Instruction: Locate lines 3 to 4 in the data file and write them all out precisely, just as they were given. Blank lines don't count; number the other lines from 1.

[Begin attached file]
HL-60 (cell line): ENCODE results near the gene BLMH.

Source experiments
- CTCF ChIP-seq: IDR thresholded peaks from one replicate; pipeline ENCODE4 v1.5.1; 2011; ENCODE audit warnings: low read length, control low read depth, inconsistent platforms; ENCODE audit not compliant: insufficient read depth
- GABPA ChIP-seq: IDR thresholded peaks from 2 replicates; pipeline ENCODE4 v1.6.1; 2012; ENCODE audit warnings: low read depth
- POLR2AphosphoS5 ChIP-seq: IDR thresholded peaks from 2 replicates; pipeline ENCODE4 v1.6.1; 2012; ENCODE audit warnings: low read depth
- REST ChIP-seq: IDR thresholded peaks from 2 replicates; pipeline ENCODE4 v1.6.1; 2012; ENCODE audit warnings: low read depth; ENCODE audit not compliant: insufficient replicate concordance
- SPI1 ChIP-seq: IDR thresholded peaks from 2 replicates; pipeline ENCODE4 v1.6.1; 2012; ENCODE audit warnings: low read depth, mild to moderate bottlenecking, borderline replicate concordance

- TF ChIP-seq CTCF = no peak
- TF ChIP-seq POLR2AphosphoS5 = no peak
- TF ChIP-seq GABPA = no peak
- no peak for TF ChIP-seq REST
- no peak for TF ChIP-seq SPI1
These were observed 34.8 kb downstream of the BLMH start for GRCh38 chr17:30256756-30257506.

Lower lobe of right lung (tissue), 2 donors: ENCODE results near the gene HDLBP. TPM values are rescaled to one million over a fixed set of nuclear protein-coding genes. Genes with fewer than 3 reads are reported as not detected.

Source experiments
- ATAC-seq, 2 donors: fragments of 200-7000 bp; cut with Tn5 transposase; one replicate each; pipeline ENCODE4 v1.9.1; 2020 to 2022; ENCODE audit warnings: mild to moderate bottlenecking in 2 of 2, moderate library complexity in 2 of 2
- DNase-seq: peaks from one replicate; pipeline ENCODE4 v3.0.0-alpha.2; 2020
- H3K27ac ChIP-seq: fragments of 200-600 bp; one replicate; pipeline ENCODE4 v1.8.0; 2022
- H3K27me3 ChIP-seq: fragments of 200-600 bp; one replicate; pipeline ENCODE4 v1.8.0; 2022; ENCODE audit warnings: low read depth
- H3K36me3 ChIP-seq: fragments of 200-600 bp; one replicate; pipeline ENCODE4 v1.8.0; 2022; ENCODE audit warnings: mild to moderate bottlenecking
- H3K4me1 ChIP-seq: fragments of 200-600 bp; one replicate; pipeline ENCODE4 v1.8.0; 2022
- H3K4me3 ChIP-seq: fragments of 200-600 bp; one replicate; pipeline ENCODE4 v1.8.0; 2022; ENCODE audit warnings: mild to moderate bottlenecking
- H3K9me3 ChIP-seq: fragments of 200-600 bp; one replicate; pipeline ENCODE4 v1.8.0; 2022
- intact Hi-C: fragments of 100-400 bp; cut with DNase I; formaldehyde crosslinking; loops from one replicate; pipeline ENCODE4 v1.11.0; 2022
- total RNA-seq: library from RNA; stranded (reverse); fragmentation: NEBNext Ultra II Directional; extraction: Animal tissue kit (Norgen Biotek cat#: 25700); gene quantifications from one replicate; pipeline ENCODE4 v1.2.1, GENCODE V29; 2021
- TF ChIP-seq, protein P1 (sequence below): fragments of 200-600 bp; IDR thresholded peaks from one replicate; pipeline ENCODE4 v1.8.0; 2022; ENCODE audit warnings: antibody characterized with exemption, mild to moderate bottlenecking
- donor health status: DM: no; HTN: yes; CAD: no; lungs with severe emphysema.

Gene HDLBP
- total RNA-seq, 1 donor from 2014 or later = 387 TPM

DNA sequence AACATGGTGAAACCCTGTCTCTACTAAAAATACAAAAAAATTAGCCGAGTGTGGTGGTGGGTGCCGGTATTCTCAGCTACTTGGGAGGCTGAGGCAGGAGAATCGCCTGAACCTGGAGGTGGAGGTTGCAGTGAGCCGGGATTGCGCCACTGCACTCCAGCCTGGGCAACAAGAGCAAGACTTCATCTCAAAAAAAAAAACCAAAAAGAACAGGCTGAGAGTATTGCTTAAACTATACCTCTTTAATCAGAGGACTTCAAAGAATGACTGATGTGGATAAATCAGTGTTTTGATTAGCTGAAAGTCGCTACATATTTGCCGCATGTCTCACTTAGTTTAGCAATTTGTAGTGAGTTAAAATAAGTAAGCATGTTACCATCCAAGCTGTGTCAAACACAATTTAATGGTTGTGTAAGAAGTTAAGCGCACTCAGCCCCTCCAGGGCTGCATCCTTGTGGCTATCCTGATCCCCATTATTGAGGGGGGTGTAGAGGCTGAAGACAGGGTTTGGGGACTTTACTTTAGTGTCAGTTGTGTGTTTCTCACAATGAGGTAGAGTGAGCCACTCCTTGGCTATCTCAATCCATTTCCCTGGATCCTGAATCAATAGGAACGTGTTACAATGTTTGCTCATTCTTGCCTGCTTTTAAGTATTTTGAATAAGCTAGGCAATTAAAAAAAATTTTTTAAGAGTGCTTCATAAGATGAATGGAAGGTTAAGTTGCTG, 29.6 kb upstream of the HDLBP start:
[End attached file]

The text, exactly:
- CTCF ChIP-seq: IDR thresholded peaks from one replicate; pipeline ENCODE4 v1.5.1; 2011; ENCODE audit warnings: low read length, control low read depth, inconsistent platforms; ENCODE audit not compliant: insufficient read depth
- GABPA ChIP-seq: IDR thresholded peaks from 2 replicates; pipeline ENCODE4 v1.6.1; 2012; ENCODE audit warnings: low read depth